Thanksgiving is fast-approaching and the Georgia State Patrol is making final preparations for the Thanksgiving travel period. This year’s travel period is 102-hours long and begins at 6 p.m. on Wed., Nov. 22, and ends at 11:59 p.m. on Sun., Nov. 26.
In 2016, during a similar travel period, the Georgia State Patrol investigated 648 traffic crashes that resulted in 347 injuries, and 16 traffic fatalities. In addition to the traffic crash investigations last year, troopers issued 10,652 citations and 15,207 warnings.
Thanksgiving is ordinarily one of the most hectic travel periods of the year, and state troopers are urging motorists to remain safety-minded as they travel throughout the state. “We take saving lives seriously and want to make holiday travel as safe as possible, so troopers will be on high visibility patrols keeping a close watch out for drivers not obeying the traffic laws,” said Colonel Mark W. McDonough, Commissioner of the Georgia Department of Public Safety.
If you know that you will be consuming alcohol, be responsible and designate a sober driver before the festivities begin. Driving under the influence is unacceptable. A driver that operates a vehicle impaired puts the lives of others on the road in danger. During last year’s holiday period, 292 arrests were made for driving under the influence.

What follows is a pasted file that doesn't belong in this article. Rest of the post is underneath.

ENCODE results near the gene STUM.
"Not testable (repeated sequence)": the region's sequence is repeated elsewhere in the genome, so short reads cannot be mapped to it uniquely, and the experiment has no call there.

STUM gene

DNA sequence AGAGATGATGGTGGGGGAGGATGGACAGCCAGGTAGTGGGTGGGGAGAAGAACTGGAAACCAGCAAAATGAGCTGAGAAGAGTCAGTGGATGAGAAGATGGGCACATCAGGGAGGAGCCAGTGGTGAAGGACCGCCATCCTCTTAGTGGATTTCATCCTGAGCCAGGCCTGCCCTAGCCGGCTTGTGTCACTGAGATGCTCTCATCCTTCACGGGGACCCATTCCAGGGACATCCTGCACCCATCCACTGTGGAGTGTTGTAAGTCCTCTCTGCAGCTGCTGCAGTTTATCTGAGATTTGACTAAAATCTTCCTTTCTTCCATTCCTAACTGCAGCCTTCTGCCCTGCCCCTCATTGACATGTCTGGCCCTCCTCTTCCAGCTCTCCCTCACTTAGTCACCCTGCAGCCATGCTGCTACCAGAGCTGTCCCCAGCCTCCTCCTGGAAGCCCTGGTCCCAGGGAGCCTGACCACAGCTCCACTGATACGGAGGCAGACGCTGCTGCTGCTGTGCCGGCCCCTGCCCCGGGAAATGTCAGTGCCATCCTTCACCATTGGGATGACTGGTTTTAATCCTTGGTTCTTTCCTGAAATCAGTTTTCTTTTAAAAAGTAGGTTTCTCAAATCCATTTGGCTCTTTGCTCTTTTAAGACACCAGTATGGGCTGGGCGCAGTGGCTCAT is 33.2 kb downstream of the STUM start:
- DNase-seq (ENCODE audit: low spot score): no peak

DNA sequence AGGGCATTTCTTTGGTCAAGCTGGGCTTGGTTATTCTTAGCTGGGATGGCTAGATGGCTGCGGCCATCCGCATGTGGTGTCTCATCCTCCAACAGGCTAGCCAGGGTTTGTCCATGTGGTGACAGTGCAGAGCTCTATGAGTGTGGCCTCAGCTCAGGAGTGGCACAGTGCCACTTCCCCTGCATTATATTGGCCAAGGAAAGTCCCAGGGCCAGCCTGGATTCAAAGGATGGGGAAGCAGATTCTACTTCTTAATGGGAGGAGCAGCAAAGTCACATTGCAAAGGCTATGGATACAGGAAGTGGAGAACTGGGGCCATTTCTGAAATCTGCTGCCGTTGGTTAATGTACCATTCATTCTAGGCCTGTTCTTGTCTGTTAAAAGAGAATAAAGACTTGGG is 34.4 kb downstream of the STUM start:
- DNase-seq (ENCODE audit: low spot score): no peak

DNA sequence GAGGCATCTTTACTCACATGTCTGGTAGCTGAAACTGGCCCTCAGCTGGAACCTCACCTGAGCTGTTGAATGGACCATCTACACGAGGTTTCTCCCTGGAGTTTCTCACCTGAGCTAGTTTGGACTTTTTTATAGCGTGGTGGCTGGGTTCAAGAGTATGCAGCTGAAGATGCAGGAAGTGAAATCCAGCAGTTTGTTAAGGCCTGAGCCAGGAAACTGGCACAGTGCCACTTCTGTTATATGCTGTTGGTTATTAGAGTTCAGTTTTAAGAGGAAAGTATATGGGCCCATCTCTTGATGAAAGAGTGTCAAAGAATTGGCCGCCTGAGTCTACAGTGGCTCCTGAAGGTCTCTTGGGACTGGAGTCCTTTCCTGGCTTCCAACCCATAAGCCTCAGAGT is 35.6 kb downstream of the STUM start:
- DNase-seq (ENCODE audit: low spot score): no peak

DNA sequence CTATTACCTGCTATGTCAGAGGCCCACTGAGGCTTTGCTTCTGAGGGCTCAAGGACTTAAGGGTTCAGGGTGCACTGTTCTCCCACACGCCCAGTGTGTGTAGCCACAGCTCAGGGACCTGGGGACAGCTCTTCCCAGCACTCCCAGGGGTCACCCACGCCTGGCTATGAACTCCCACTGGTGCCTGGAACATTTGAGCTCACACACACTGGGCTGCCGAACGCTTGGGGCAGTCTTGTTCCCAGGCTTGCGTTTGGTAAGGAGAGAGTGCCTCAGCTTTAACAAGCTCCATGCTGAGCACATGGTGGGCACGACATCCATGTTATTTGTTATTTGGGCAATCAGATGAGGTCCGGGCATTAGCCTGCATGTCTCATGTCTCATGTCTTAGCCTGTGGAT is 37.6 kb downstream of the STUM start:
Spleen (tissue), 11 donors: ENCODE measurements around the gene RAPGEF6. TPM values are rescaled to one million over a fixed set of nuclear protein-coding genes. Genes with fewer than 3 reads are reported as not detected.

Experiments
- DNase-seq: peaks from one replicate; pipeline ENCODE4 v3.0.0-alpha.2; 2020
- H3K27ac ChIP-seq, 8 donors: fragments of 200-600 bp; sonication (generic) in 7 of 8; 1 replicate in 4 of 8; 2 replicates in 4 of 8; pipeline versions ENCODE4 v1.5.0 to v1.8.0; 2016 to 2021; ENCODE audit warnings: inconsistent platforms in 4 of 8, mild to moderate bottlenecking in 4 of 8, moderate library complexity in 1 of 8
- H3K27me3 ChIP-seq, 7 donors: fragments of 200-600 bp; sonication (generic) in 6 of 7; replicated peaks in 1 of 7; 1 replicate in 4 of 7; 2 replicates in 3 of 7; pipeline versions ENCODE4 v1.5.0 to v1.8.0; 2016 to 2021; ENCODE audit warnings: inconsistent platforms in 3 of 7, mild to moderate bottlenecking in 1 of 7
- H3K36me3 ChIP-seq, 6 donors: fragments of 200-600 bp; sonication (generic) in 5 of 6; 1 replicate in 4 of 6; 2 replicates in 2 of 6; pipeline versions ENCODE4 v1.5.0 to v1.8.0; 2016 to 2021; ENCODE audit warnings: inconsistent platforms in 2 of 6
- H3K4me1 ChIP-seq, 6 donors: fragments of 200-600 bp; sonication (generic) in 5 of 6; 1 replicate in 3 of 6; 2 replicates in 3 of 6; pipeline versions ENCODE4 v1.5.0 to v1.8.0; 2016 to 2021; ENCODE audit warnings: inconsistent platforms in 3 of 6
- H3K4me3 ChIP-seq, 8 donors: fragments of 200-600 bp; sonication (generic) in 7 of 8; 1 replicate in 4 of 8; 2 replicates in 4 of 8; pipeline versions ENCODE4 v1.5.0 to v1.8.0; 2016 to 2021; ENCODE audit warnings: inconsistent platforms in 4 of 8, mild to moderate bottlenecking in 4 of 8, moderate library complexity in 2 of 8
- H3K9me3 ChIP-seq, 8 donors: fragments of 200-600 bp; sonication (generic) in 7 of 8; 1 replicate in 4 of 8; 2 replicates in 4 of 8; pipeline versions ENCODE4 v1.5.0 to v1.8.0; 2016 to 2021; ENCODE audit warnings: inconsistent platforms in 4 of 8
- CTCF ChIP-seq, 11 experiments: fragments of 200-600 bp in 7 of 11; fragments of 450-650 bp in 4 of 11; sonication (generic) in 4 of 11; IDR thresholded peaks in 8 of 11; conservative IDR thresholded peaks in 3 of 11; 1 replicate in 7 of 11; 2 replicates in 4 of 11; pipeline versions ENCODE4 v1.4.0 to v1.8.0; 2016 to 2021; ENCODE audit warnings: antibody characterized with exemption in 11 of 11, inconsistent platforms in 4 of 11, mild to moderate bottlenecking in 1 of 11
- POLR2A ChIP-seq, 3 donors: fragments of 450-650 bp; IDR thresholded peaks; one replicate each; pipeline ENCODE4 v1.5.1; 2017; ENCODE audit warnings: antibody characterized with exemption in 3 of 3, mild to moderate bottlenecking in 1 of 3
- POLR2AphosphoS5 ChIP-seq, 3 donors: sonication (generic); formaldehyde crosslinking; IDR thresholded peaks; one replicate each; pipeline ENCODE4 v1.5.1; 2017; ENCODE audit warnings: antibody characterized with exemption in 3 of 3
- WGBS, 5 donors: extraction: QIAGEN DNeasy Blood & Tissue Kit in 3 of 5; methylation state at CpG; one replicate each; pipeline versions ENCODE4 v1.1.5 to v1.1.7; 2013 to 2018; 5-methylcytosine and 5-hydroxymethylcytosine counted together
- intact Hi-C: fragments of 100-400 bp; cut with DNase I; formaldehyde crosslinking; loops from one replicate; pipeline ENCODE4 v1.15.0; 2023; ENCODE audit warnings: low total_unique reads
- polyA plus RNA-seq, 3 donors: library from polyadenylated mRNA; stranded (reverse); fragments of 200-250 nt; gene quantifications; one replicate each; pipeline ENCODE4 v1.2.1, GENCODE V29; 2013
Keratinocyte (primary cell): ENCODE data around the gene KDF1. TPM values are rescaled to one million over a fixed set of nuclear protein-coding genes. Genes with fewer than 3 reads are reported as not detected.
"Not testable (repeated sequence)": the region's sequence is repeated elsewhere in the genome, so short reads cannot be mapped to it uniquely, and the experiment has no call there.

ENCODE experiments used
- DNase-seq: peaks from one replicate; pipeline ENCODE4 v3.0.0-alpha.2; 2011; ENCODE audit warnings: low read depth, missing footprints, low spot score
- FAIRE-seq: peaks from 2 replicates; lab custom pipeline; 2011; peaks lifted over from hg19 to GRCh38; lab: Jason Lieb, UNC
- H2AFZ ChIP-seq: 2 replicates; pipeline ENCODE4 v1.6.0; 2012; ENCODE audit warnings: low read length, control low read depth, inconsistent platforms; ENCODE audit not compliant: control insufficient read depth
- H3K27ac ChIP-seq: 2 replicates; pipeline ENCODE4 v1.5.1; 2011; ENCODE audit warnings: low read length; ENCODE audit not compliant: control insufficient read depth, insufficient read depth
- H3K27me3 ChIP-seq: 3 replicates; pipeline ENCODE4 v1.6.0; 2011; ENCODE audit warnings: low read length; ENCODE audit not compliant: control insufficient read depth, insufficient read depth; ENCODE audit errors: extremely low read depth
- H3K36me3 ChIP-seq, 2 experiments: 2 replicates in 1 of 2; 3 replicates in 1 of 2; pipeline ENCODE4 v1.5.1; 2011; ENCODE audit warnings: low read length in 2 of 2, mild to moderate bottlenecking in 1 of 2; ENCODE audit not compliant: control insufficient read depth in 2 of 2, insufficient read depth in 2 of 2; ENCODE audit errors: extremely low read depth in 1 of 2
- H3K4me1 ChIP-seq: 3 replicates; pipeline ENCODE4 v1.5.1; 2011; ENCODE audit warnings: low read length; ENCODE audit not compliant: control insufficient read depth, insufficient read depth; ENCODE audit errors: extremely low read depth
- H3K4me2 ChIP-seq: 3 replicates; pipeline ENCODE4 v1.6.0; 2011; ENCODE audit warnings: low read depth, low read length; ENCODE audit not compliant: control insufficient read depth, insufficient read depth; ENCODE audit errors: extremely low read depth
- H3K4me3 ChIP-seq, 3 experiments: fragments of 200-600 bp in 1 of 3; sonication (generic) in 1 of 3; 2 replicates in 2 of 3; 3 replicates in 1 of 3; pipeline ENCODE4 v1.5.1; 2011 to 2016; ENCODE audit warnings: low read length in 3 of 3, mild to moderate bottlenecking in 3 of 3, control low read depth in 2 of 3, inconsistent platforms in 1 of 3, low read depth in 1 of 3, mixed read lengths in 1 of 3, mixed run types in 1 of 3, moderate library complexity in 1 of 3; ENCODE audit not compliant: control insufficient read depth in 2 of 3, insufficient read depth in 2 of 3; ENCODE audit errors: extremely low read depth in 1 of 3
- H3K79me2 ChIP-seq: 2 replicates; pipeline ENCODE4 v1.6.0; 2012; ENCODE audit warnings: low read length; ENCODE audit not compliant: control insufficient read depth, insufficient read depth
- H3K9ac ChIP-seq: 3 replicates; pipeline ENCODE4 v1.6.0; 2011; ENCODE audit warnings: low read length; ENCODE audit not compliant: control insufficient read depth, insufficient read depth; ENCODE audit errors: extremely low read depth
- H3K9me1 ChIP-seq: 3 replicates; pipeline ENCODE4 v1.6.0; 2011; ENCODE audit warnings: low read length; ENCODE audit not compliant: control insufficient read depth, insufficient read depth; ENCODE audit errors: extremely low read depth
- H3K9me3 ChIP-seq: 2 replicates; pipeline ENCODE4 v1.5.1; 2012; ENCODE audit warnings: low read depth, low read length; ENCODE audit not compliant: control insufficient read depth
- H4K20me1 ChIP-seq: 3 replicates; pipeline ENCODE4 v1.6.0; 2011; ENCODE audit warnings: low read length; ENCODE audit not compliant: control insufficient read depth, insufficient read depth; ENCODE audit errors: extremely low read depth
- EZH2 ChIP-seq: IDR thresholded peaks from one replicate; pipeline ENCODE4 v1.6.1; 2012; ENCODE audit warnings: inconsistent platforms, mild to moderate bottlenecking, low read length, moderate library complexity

“Each holiday travel period, troopers investigate wrecks that could have been preventable, had the drivers put safety first. So, please plan your Thanksgiving road trip carefully,” said Colonel McDonough. “Buckle up, allow ample time to reach your destination, be courteous to other drivers, obey the speed limit, and do not drive distracted,” he added.
The Thanksgiving holiday period is also an Operation C.A.R.E. holiday, where state law enforcement officers across the country join together for a concerted effort to encourage safe travel. The goal of Operation C.A.R.E., or Combined Accident Reduction Effort, is to reduce the number of crashes, injuries and fatalities on the nation’s roads by balancing high visibility enforcement with educational outreach.